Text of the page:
Healthcare in France

The healthcare system in France is considered one of the best in the world. It frequently makes a variety of best overall healthcare lists. France has a high life expectancy of 83, low mortality rates and the people are generally satisfied with their healthcare. Universal health coverage in France was achieved over many decades starting in 1945 when employees and retirees had access to health insurance. Then in 1966 it was expanded to the self-employed, again in 2000 with access for the unemployed and most recently in 2016 with the creation of Universal Health Protection Law (PUMa) that closed any coverage gaps. Today the healthcare system in France is a hybrid system with healthcare costs financed partially by the state and partly by the individual. 

Healthcare in France is considered a national responsibility. The Ministry of Social Affairs, Health and Women’s Rights is responsible for creating the national health strategy. It is responsible for setting and implementing government policy for public health and for the organizing and financing of the healthcare system. In regions, the Regional Health Agencies are responsible for coordinating population health and healthcare. General practitioners act as gate keepers for their patients. They refer patients to specialists and hospitals when needed. Patients are free to choose their reference doctor and there is financial incentives for going through your GP instead of going directly through another doctor. In France there is the health insurance card called Carte Vitale. It links to all your medical and administrative information as well as to your health insurance provider. It also sends your treatment and payment information to the Social Security system.  

France spends around 11.3% of its GDP on healthcare which is higher than average for the region and richer countries. The insurers are non-profit agencies and they are responsible for negotiating with the state for the overall funding of healthcare. Funding is provided through a variety of taxes. Payroll taxes provide 53% with employers paying 80% and employees paying the rest. Income tax contributes 34% and other taxes on things like alcohol and tobacco providing 12%. The 2001 Social Security Funding Act set the rates for health insurance at 5.25% of earned income and at 3.95% of benefits. Healthcare coverage and insurance in France is compulsory for all residents. It generally has low costs for the patients and a high amount of coverage.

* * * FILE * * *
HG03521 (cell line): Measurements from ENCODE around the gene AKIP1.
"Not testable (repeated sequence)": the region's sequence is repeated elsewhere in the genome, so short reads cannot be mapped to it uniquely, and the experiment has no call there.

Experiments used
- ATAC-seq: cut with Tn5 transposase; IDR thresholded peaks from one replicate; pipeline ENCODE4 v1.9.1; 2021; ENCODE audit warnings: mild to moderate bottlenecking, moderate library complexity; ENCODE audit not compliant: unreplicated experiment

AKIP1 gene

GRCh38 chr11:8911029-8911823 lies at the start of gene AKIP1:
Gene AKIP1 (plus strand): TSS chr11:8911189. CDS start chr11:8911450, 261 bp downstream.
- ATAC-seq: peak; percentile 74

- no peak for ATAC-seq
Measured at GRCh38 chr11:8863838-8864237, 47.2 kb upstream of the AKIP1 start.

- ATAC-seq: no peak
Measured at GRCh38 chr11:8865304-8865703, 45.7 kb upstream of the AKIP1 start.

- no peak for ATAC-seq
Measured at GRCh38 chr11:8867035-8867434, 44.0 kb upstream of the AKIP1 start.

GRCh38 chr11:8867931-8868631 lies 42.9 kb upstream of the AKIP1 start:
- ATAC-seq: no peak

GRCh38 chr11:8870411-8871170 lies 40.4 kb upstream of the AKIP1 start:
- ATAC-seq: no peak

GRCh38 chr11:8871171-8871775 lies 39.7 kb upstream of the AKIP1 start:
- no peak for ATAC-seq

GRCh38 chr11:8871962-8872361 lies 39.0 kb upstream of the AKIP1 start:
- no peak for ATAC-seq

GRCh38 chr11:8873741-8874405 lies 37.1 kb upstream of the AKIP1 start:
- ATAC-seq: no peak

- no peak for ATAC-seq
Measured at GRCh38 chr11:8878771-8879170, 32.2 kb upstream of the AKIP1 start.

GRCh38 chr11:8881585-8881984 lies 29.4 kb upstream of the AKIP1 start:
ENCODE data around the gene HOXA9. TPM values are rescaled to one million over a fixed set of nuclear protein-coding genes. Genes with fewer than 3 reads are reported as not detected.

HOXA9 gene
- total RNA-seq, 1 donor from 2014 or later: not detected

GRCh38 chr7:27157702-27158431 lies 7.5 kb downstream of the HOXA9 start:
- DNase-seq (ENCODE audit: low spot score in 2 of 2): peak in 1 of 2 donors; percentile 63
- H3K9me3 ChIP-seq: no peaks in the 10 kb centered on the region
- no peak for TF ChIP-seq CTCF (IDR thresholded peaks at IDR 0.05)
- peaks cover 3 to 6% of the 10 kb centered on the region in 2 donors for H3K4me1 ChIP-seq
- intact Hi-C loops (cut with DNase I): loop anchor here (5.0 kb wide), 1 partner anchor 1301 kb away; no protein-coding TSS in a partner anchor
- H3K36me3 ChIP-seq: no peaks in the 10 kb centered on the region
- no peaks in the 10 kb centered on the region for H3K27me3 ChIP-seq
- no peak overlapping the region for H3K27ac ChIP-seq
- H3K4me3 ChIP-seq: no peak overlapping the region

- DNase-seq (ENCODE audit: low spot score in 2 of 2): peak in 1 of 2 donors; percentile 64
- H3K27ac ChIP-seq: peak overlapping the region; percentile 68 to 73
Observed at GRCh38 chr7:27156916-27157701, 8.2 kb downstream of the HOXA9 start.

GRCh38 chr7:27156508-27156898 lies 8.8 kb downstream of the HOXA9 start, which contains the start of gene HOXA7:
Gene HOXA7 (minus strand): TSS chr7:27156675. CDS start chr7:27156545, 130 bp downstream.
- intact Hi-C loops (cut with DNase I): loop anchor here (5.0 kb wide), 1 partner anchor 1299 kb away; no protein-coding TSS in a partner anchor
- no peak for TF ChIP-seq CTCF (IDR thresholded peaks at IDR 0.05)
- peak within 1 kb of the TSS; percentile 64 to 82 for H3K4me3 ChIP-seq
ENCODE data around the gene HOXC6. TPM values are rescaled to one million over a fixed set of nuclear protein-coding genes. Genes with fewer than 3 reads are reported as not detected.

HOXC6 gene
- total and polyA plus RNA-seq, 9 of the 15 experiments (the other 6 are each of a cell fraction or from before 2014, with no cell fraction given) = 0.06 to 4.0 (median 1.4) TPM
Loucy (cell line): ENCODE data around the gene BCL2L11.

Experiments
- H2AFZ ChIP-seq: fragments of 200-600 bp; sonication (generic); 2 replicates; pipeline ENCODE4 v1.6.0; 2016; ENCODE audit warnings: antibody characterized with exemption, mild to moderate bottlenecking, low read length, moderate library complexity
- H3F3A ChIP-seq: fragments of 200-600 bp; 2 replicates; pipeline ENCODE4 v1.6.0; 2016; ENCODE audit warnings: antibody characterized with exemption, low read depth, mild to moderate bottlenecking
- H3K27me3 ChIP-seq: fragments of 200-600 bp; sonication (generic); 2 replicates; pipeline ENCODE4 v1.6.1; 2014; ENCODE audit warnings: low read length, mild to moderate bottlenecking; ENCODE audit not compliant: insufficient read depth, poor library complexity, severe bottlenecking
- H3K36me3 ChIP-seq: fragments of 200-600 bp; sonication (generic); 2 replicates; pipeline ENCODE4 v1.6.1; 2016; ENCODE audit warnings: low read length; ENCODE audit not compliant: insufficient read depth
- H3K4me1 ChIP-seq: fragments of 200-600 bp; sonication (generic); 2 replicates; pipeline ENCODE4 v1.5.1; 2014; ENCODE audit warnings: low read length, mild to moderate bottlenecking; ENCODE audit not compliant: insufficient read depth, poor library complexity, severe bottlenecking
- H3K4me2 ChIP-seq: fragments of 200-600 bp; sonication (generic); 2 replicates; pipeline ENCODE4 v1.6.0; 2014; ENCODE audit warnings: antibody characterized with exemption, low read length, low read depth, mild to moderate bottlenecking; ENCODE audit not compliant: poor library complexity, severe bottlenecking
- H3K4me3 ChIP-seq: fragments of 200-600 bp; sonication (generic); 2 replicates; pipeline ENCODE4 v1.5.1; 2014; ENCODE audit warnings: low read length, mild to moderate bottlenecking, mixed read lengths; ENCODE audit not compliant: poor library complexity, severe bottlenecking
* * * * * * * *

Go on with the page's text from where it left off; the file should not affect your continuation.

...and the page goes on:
Covered services and the fee schedule are typically defined by the Ministry of Social Affairs, Health, and Women’s Rights and the National Union of Health Insurance Funds. Services covered includes outpatient care, hospital care, prescriptions, rehabilitation care, maternity care through 6 months post-partum and newborn care, among others. There is also partial coverage for long-term care and mental health, as well as minimal coverage for dental and vision. The healthcare system will typically cover about 70% of the fees and 80% of hospital costs. If you have a major illness, 100% of the expenses are covered. Out-of-pocket spending make up around 7% of total health expenditures. Most of it is for dental and vision services. People with low incomes are entitled to free or discounted health insurance, free vision and dental care. There is private, voluntary insurance which is usually in the form of complementary insurance through employers. They mainly cover copayments, balance-billing, vision and dental. Employees are responsible for 50% of the cost. Around 95% of the population has voluntary insurance. 

France is also doing a lot to reduce any disparities with care. The 2004 Public Health Act set targets for reducing geographic and financial inequities in healthcare. Disparities are being addressed through physician contracts. Financial incentives encourage physicians to practice in underserved areas. Also, physician contracts prohibit physicians from denying care to beneficiaries of state-sponsored health insurance and put a cap on balance billing. Despite the perception from other countries that the wait times are long, there is usually only a little or moderate wait. There has been some increase in cost and a decrease in reimbursements lately to help cover the rising cost of healthcare. Also, the French seem not to be bothered much by the high taxes for healthcare and are very proud of their healthcare system.